Murph's Turf: For players, Friday's game far from meaningless

Whenever talk of a long-standing football rivalry arises, it usually contains some variation of the following sentence: You can throw out the records when these teams meet.

Ahead of Friday night’s game, that option is appealing in literal form to both the Wilton and Ridgefield varsity football teams. They would love to transform their records into tangible items that they then could crush with bare hands and hurl into the nearest incinerator.

But nine games into the season there is no power-washing available to remove the stains left by what has transpired. Wilton enters the game with a 3-6 record and mired in a five-game losing streak; Ridgefield comes in with a 1-8 record after starting the season with seven consecutive losses.

Both teams have demonstrated their weaknesses. Wilton’s lack of depth has been exposed, particularly through injuries, while Ridgefield’s inability to control either line of scrimmage has led to failure moving the ball and stopping opponents. And neither squad resembles the 1985 Chicago Bears on defense: Wilton has allowed 35 or more points in four of its last five games, while Ridgefield has surrendered 30 or more points in six of its losses.

There is, however, another number to consider — one that adds intrigue and meaning and anticipation to a game that might otherwise lack all three of those aspects. That figure is 20, or precisely the number of consecutive seasons Ridgefield will have gone unbeaten against its arch-rival with a victory or tie against the Warriors on Friday night at Tiger Hollow.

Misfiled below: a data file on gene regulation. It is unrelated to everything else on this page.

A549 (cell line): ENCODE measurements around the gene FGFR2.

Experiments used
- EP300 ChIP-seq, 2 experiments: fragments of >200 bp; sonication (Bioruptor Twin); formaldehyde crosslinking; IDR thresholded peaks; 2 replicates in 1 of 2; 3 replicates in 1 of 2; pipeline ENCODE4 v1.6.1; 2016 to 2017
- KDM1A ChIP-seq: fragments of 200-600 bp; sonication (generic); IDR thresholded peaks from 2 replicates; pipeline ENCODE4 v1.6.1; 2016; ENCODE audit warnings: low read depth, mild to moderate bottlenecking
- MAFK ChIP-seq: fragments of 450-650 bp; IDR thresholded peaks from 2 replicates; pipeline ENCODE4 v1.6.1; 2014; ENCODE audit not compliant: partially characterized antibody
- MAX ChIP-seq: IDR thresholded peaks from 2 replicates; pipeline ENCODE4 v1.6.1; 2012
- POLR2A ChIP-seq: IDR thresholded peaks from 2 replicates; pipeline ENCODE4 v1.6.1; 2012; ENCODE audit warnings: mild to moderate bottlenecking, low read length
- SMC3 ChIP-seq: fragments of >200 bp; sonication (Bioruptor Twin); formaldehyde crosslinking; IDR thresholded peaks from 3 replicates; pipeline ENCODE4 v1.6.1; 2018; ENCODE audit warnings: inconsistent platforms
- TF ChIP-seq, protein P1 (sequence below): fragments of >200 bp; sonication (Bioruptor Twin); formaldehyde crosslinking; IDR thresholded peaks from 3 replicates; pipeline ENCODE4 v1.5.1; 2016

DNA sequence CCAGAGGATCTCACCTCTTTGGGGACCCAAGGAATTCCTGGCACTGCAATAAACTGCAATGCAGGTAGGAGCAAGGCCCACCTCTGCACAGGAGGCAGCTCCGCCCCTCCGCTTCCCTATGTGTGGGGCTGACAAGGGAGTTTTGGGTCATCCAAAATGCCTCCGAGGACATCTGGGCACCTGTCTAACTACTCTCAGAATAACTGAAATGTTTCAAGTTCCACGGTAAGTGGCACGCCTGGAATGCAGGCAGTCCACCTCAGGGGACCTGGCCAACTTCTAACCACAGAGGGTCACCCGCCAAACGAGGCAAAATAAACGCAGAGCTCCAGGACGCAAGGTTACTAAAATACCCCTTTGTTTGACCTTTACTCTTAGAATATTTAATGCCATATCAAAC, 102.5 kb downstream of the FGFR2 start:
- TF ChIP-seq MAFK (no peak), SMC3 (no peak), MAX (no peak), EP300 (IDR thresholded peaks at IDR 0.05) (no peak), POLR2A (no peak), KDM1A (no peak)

Wilton’s last victory over Ridgefield came in 1993, when Bill Clinton was in office and the World Wide Web in diapers, accounting for just 1% of all Internet traffic. After a two-year absence the teams renewed their rivalry in 1996, and Ridgefield has not lost to the Warriors since, going 18-0-1 over the last 19 meetings.

In recent years, the game has had post-season implications for Ridgefield teams contending for spots in the state playoffs. For example, the Tigers’ 21-13 triumph in Wilton last year helped them secure one of the eight berths in the Class LL state field.

This year’s game holds no such post-season allure, and that, ironically, makes it more compelling. With both teams struggling, a victory over an arch-rival will inject a streak of sunshine into otherwise dreary surroundings and provide a video clip to celebrate at the end-of-season banquet.

The motivation is clear: The Wilton players want to be the ones who end Ridgefield’s rivalry winning streak before it hits 20 games; the Ridgefield players don’t want to be remembered as the ones who lost to Wilton for the first time in 20 games.

As one former Ridgefield player told me earlier this season when referring to the Tigers’ disappointing season: “As long as they beat Wilton, the season will be worth it.”

That’s the mindset that makes rivalry games intense — the type of attitude behind the axiom about tossing records out the window.

It will be on display Friday night, operating as sports alchemy by turning a meaningless game into the most important one of the season.